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Recent Tasting Notes
First of all let me just say that I think I put too much tea in. I used the entire 4ish grams for my little tiny gaiwan. As a result, the first four brews of this were extremely strong and bitter. As the water cooled and I did faster steeping times, the tea started to mellow out.
Regardless, I enjoyed this tea best at a lower temperature than the “factory recommendation” of 208. 195 seemed to pull better flavors out. These included a woody sort of toasted barley. Sometimes I would get hints of cinnamon or chocolate, but not often.
This is one of those teas that I can appreciate, but not love.
Flavors: Chocolate, Cinnamon, Mineral, Roasted Barley, Wood
This is one of the teas I used to be fond of back in the day when I first discovered jade oolongs. My palette has since evolved, but I can still appreciate this tea. It’s fragrant with a pleasant orchid flavor, that isn’t too cloying as TGY can sometimes be. There is a touch of lilac and rose and a subtle vegetal background. A sweet aftertaste lingers following the initial steeps. It can take boiling water without becoming bitter.
Verdant’s instructions call for short steeps which result in a fairly light-bodied tea. I recommend combining steeps for best flavor. This compares favorably to last year’s Early Spring TGY. The difference is this year’s harvest isn’t nearly as long lasting. There is a noticeable drop in flavor around the 4th or 5th steep.
Although I’ve mostly moved on from Tie Guan Yin, this is one I can see myself repurchasing in the future. It doesn’t beat you over the head with flowers and has the most balanced flavor profile of all the TGYs I’ve tried.
Flavors: Cream, Flowers, Orchid
I actually like this, I don’t usually enjoy roasted oolongs, for the first couple steeps, it tastes a lot like hay at first, and nice and earthy with subtle cocoa notes, even tastes a bit like pumpkin and some spices, kinda like pumpkin pie
Once it wakes up after 3 or 4 steeps, it gets some woody, darker, and thicker with stronger chocolate notes with moderate astringency, it has quite a nice, comforting body. The roastiness isn’t very.. Uhm isn’t very like .. Central in the flavour? Like you can tell that it’s roasted just like with the laoshan roasted oolong, just this is a bit more noticeably roasty if any of that makes any sense. It finally begins to taste like autumn leaves after maybe 8 or 9 steeps, and around that point the roastiness gets strong into a point where I don’t like the taste as much, and it loses most of its complexity around this time, it’s just sort of roasty, with autumn leaves and dark and earthy, with radish and carrot notes.
I was asked to provide two tea’s on one Sunday afternoon per month after Liturgy for a monastic practice of reading usually done at mealtimes when no one else speaks (but we’re just having tea).
Do you realize how hard it is for a tea nerd to narrow down mega mountains of possibilities to TWO tea’s?
“OK”, I thought, “One hot, one cold, one caffeinated and one herbal.”
That was easy.
I’ve had great success with a hot fruity herbal tea from Happy Luckys TeaHouse here in town (all natural and organic Harvest Moon).
The second choice was Verdant Early Spring Tieguanyin.
(Cold brewed overnight using spring water and beginning at room temperature.)
I chose this tea for its delicate combination of subtle floral and hint of clean savory flavors that dance lightly through your mouth. A perfect hot weather introduction to tieguanyin for those who have never had full leaf tea.
Each month, I’ll introduce two more tea’s. How fun for me! This is what I’ve been doing since Steepster (besides getting older!)…introducing people to tea.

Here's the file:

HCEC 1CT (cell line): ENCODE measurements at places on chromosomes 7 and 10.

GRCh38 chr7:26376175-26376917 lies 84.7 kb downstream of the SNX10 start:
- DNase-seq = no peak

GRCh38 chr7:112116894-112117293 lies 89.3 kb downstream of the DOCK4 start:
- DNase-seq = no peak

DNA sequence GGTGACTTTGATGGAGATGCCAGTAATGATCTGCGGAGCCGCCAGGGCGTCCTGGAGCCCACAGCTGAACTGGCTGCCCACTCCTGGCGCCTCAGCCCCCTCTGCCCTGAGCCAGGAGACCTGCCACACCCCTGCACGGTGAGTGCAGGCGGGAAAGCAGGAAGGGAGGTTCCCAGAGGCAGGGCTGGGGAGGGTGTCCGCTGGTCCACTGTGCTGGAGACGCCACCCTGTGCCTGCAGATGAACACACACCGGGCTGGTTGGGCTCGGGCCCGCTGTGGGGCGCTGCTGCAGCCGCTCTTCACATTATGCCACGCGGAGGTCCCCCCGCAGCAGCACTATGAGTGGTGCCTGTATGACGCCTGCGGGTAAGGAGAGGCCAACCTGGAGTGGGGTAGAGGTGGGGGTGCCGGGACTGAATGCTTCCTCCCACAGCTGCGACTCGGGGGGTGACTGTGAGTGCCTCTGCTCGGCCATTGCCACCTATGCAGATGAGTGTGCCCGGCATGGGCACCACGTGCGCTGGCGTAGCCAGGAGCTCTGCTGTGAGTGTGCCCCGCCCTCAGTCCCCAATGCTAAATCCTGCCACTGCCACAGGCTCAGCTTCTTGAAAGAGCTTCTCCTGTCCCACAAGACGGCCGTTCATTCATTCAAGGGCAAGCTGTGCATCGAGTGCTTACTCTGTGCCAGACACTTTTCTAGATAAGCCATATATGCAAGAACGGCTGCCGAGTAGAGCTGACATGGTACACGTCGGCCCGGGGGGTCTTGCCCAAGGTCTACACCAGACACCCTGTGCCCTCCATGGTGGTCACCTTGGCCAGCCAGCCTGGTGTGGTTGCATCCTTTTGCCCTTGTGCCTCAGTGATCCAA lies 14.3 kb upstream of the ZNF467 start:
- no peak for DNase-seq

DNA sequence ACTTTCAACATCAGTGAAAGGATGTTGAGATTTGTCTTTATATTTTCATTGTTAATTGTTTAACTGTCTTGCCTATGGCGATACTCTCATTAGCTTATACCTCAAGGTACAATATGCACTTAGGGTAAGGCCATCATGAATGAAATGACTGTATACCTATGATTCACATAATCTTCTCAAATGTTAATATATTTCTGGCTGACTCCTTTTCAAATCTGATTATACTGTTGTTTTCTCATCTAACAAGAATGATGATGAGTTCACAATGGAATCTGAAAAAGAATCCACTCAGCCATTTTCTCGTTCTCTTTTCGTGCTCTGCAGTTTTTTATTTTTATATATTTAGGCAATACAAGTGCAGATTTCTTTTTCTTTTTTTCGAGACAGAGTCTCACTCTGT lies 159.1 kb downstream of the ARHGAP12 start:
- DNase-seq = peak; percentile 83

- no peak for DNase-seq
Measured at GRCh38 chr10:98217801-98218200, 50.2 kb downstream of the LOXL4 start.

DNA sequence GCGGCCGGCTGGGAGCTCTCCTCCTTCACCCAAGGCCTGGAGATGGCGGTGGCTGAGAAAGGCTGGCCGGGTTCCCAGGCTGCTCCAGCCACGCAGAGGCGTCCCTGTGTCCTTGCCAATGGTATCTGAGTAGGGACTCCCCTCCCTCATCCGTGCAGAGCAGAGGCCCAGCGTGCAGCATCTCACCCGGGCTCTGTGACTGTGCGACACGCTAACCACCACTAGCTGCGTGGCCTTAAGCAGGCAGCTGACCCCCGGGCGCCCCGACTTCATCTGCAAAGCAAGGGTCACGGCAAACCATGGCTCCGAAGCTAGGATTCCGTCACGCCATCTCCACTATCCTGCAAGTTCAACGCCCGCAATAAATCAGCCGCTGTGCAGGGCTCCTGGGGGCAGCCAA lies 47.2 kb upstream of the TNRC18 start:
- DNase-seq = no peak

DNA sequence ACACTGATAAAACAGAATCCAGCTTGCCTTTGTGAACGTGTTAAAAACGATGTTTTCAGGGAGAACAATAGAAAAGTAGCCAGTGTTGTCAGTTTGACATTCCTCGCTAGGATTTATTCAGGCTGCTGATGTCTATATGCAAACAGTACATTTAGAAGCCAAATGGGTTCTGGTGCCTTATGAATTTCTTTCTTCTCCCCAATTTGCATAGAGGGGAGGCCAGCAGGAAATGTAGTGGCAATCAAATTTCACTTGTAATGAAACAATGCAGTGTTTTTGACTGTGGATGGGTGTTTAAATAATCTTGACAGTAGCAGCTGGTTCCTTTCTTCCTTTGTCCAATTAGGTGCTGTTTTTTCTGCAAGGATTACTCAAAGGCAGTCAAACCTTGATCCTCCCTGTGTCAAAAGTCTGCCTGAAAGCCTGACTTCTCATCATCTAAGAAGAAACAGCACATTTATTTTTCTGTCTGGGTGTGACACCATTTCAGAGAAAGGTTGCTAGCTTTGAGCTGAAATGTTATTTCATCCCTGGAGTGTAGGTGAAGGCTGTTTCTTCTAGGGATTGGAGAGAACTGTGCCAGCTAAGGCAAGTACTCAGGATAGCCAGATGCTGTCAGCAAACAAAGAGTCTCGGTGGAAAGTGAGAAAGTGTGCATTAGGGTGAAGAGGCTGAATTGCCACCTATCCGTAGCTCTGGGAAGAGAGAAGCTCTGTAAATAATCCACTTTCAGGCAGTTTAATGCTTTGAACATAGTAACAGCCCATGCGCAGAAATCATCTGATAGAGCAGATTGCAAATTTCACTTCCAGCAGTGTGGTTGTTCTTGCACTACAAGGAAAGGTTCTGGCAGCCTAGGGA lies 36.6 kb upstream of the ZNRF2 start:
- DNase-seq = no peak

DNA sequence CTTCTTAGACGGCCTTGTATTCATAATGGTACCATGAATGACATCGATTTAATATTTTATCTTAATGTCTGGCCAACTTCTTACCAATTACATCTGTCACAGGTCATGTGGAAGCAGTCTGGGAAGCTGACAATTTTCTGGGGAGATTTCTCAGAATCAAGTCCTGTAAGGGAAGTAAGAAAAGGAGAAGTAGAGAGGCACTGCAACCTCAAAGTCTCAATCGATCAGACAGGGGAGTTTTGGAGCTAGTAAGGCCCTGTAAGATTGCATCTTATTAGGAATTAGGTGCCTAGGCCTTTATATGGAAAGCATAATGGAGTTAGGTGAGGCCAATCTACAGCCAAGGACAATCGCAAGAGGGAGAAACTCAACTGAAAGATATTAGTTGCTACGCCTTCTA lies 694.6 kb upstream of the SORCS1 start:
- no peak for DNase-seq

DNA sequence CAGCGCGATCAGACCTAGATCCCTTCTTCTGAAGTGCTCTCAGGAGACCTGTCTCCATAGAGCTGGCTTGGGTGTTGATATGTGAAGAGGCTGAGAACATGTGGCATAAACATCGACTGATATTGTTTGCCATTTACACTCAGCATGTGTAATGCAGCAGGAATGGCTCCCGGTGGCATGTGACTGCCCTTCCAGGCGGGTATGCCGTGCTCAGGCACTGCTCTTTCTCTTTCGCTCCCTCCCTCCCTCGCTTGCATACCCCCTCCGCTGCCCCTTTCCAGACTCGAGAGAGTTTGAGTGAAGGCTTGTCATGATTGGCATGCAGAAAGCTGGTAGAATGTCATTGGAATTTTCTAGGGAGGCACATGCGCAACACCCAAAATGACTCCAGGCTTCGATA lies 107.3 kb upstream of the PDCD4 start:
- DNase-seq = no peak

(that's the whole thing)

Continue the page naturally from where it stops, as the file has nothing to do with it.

I hope my old tea friends here are well!
this….is so much more like the LB i first had all those years ago. i will thoroughly enjoy this batch of LB i think. it’s not that dirt version from a couple years back. it’s also STILL not quite what it was…but then memory’s a fickle thing, so perhaps it’s just a stronger memory than the reality haha
It has taken me awhile to really get my thoughts together on this one. The first time I had this tea, I thought it was solid, but kind of simple. Every other time I have had it, however, it has just about blown me away. Today, I tried brewing this tea a couple of different ways and it continued to impress me. So, after all of that, there was nothing left for me to do but review it, so here goes.
I brewed this tea using a three step Western infusion. The temperature was set at 175 F. Note that while this temperature may seem too low for brewing an oolong, the merchant recommends it. Furthermore, with this being such a green oolong, keeping the temperature low ensures that the tea doesn’t develop any weird, bitter, and/or cooked flavors. The tea was then steeped in increments of 3, 5, and 7 minutes.
First Infusion: The infused liquor showed a pale greenish gold. Aromas of soybean, lettuce, spinach, honey, cream, and orange blossom were present on the nose. Strong flavors of soybean, lettuce, honey, cream, steamed buns, and orange blossom were underscored by notes of spinach, kale, minerals, and sticky rice. The finish had gorgeous orange blossom, honey, and cream notes with hints of minerality and leaf vegetables.
Second Infusion: The color of the liquor seemed to be pretty much unchanged. Floral, honey, and cream aromas really took center stage on the nose. The palate followed the nose, with robust, expressive notes of honey, orange blossom, and cream. I noticed that the mineral, steamed bun, and sticky rice notes were a little stronger here too. The vegetal notes took a backseat, but were still present enough to round things out a bit. The mineral notes were really apparent on the finish. I also noticed slight hay-like and buttery notes on the finish as well.
Third Infusion: The liquor was lighter in color here and appeared to be more gold. Very delicate aromas of cream, minerals, steamed buns, and sticky rice were noticeable on the nose. In the mouth, I picked up mild notes of kale, spinach, lettuce, and soybean balanced by steamed bun, sticky rice, and mineral notes. There was still a touch of honey and orange blossom, as well as what may have been hints hay and butter in the background. The finish was short, and really emphasized the interplay of cream and minerals.